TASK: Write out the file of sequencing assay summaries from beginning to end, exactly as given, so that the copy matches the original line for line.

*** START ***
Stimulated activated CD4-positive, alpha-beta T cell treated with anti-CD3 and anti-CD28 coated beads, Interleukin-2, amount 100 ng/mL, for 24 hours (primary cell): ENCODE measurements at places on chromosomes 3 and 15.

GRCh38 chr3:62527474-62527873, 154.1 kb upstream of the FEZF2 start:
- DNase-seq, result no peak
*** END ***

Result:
Stimulated activated CD4-positive, alpha-beta T cell treated with anti-CD3 and anti-CD28 coated beads, Interleukin-2, amount 100 ng/mL, for 24 hours (primary cell): ENCODE measurements at places on chromosomes 3 and 15.

GRCh38 chr3:62527474-62527873, 154.1 kb upstream of the FEZF2 start:
- DNase-seq, result no peak